The Norman Transcript

Columns

October 20, 2012

Commander saw service in two wars

NORMAN — Cmdr. Thomas Bedford, U.S. Navy Reserve retired, dodged kamikazes in the Pacific during World War II.

He now lives in the Norman Veterans Center.

He is 94 years old and is a native of Gordo, Ala., where he graduated from high school in 1937. After high school he attended Auburn Polytechnic Institute, (now Auburn University) in Auburn, Ala., where he was in the ROTC for two years before joining the Navy. He could see that a war was coming, and he volunteered for the Navy because he didn’t want to be drafted into the Army.

After a few months of active duty, officials noticed that he had some college hours and he was sent, along with a group of 700, to the Naval Academy. At the end of one semester of strictly military training at Annapolis, he was commissioned an Ensign in the Reserves.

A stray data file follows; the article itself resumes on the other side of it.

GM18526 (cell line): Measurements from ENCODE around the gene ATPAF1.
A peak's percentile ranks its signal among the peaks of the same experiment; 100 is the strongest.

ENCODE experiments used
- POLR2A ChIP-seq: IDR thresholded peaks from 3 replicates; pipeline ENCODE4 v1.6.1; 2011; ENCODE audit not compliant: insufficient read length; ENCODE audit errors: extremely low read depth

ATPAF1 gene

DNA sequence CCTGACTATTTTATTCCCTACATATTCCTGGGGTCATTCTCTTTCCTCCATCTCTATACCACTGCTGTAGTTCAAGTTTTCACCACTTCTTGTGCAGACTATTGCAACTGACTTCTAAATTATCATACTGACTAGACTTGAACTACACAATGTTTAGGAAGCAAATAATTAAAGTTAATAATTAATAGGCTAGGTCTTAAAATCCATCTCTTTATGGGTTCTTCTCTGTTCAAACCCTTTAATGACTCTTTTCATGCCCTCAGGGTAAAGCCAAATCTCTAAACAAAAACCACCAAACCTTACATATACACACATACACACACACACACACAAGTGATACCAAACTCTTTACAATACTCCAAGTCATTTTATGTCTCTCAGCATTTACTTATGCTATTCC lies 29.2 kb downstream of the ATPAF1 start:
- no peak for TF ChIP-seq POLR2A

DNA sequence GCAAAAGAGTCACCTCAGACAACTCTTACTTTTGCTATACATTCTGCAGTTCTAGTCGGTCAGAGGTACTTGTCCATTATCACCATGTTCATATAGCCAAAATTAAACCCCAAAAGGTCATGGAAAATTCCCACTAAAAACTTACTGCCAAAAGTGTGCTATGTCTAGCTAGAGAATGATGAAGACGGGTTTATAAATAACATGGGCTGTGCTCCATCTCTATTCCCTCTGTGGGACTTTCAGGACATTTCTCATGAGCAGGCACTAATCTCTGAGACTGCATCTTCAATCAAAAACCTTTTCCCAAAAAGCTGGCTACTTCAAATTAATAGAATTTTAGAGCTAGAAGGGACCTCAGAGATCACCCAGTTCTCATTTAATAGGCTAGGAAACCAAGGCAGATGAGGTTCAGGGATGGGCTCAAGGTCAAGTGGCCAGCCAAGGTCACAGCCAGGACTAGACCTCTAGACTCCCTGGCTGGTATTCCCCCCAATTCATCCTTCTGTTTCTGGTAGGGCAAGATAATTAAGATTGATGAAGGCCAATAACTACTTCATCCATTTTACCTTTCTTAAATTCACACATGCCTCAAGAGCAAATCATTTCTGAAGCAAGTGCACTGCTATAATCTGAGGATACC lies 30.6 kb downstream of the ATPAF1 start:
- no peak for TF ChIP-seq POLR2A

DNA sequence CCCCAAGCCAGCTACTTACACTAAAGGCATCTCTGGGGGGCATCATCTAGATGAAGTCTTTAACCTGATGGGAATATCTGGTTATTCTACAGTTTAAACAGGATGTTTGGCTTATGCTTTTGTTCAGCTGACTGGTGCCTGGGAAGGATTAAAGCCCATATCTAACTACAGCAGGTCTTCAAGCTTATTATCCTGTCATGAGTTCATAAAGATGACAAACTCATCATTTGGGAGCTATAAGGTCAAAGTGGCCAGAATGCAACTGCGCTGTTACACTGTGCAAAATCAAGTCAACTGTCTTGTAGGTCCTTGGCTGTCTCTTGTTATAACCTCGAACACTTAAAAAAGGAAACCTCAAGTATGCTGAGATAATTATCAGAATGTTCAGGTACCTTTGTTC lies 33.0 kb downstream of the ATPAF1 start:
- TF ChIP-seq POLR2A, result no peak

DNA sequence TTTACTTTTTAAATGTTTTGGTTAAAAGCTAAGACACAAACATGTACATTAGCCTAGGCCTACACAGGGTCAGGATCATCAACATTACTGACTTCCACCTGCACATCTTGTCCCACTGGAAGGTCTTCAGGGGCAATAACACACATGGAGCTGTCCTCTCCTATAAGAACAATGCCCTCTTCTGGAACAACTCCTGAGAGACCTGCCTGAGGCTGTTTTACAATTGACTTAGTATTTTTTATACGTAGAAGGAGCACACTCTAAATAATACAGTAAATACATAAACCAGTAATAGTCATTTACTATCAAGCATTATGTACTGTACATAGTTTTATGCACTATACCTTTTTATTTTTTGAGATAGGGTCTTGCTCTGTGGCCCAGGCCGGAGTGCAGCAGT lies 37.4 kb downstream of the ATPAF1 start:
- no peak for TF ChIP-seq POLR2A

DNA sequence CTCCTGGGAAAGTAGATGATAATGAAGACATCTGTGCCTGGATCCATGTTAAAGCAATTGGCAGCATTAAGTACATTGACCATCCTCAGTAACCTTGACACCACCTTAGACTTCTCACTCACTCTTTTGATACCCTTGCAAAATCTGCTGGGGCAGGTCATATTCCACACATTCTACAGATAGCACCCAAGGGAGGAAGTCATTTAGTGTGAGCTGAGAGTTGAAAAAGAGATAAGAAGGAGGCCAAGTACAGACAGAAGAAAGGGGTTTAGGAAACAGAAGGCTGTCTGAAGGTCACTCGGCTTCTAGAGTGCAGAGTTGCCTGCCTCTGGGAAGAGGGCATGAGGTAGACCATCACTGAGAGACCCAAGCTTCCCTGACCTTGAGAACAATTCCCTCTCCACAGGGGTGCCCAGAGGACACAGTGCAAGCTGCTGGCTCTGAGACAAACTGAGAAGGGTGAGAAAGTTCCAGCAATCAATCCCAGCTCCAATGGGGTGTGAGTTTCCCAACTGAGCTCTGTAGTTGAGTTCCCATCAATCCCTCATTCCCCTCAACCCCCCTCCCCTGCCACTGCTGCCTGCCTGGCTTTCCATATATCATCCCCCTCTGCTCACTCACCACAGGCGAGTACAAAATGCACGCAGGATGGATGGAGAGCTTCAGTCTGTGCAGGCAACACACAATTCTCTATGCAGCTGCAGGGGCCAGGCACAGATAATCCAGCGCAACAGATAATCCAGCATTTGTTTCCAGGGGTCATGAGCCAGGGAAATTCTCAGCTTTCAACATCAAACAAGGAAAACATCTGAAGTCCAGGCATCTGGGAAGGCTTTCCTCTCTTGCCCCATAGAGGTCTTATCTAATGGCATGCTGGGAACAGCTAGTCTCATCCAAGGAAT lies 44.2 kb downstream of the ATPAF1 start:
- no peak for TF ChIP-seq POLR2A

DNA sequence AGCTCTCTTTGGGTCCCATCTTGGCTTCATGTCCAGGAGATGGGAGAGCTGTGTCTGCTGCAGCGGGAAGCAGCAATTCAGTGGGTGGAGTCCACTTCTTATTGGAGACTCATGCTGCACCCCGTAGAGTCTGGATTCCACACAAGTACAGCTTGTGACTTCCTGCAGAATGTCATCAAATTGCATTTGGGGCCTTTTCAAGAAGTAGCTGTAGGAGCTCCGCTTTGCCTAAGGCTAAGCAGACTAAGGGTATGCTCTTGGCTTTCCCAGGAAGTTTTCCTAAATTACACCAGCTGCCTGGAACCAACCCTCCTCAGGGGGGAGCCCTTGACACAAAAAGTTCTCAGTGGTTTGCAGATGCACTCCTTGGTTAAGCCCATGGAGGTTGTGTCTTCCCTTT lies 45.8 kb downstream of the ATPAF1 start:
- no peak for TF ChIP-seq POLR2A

He was assigned to the submarine USS Skipjack in Manila on Dec. 7, 1941, when Pearl Harbor was attacked. Tom eventually was assigned in Australia as the Morale, Welfare, and Recreation officer.

According to his commander, his job was to “take sailors who had just spent 80 days in combat and give them so much fun that they would want to go back for another 80 days of combat so that they could come back to Australia for another rest period.”

He was assigned for a while on Midway Island, where he remembers that the only woman on the island was the attractive daughter of the manager of the hotel. (He claims that he was too busy to date her.)

Close to the end of the war he was executive officer on the USS Epping Forest dodging and shooting down Japanese kamikazes while providing crucial support to the Marines invading Okinawa.

Tom also served during the Korean War; he was on an oil tanker refueling aircraft carriers 15 hours a day. After Korea he was assigned to Washington, D.C., as the head of Tanker Division, Military Sea Transportation Service. He was in charge of 200 tankers moving oil around the world for all the military services.

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